Ft. Worth airgun show: Part 2

by Tom Gaylord, The Godfather of Airguns™
Writing as B.B. Pelletier

Part 1

This report covers:

• Other dealers
• Rossi FAL trainer
• Other rare things
ª On the range
• Things I missed
• Something that found me

Back to the show report today. I was not expecting the level of interest the first report got, so I left out a lot of things. Today, I’ll rectify that.

Other dealers
In the first report I focused on the major dealers, but a show like this cannot prosper unless some of the key smaller dealers attend. Let’s start with Dennis Quackenbush. I know Dennis was busy all day, even though I scarcely got a chance to visit with him, because his table faced mine. Whenever I looked over, he had one or two people talking to him — and they wanted to buy guns! Dennis doesn’t usually have a lot of guns to sell at a show, because he builds to order; but he does bring a couple, and people were hounding him about them this time.

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Ft. Worth Airgun Show: Part 1

by Tom Gaylord, The Godfather of Airguns™
Writing as B.B. Pelletier

This report covers:

• How big was it?
• Larry Hanusch exhibit
• My display
• Door prizes and raffles
• More to come

The Ft. Worth airgun show was held last Saturday. In my opinion and in the opinion of the club that put it on, the show was very successful. Of course, we’re biased, but I think the public was also impressed. At least, that’s what they were telling me all day.

How big was it?
There were 60 tables at this show. They filled the hall we were in. We had a second hall we could have also used, but it wasn’t necessary this time. Dealers set up from 6:30 to 9 a.m., and the public started coming in right at 9. We had a couple early buyers who paid the equivalent of a table fee to see what was in the show before the doors were finally opened. More than 400 people attended (including the dealers).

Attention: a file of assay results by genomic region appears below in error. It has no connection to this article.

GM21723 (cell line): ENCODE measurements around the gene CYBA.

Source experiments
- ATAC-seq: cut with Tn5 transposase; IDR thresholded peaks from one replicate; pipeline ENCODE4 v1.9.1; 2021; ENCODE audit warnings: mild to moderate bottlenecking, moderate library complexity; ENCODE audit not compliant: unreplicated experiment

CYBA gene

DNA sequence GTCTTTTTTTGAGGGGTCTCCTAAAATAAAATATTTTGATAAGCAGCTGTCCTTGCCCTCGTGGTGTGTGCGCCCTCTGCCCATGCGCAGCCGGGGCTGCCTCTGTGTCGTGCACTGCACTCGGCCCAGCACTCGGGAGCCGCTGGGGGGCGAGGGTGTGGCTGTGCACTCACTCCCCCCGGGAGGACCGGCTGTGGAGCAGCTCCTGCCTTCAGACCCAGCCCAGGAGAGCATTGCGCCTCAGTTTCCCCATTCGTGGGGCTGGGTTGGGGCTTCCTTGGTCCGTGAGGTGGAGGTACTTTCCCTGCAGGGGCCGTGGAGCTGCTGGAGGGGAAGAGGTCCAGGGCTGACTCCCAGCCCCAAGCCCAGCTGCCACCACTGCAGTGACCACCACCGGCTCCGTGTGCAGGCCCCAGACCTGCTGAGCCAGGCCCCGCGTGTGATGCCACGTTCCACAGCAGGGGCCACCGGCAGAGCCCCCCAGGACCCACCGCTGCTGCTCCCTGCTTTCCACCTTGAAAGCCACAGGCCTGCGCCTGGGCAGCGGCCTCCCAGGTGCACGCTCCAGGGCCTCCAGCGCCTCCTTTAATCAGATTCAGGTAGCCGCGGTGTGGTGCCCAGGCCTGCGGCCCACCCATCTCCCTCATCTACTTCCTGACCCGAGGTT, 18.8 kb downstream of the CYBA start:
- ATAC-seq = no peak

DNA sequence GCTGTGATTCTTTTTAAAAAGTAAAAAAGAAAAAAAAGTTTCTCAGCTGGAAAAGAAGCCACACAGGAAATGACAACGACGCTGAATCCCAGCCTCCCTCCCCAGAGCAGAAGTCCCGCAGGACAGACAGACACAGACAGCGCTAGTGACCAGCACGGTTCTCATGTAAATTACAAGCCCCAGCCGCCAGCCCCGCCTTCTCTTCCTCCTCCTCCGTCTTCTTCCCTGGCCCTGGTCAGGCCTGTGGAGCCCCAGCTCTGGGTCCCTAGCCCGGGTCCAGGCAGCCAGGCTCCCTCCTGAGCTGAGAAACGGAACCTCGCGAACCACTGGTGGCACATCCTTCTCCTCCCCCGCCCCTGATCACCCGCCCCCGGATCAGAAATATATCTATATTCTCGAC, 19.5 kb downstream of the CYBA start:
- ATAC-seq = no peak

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The 2010 Roanoke Airgun Expo – Day two

by B.B. Pelletier

Part 1

The airgun show continued on Saturday, and a firearms show opened in the same civic center complex. Paying admission to the firearms show also got you into the airgun show, so we saw several of those buyers walking in our aisles. It’s odd to see a guy carrying a firearm at an airgun show, but that’s what happens when two shows are run at the same time.

On this day, I got a first-time attendee’s appraisal of the show, which is always interesting. He said he came to the show with no expectations and was pleasantly surprised. I guess that about sums it up for most of us. If you came to buy just a Beeman R11 and didn’t find one, you might think the show was a bust despite being in the presence of some of the rarest, most collectible airguns ever assembled. If they didn’t have what you wanted, for you the show was bad.

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The 2010 Roanoke Airgun Expo – Day one

by B.B. Pelletier

Well, we all wondered a month ago whether the Roanoke show would run this year after the passing of the organizer, Fred Liady, but it did run exactly as planned. Fred’s widow, Dee, made sure that the show went off exactly as Fred would have wanted it, which was her memorial to his memory.

All of the attendees had Fred foremost in their minds as they set up in preparation for the doors to open. Dennis Quackenbush conducted a short but heartfelt ceremony a few minutes before the doors opened on Friday for all of the attendees to remember not only Fred but other noted airgunners who left the building this year. There weren’t many dry eyes in the crowd when Dennis finished his short eulogy in front of the Fred Liady memorial table at the front of the show hall. Then, everyone filed past Dee and told her how much they missed her husband. I was surprised she had the strength to stand there and greet over 100 people who’d known Fred for so many years. At the end of the ceremony, the mood in the room was one of quiet remembrance that lasted until the doors finally closed the next day.

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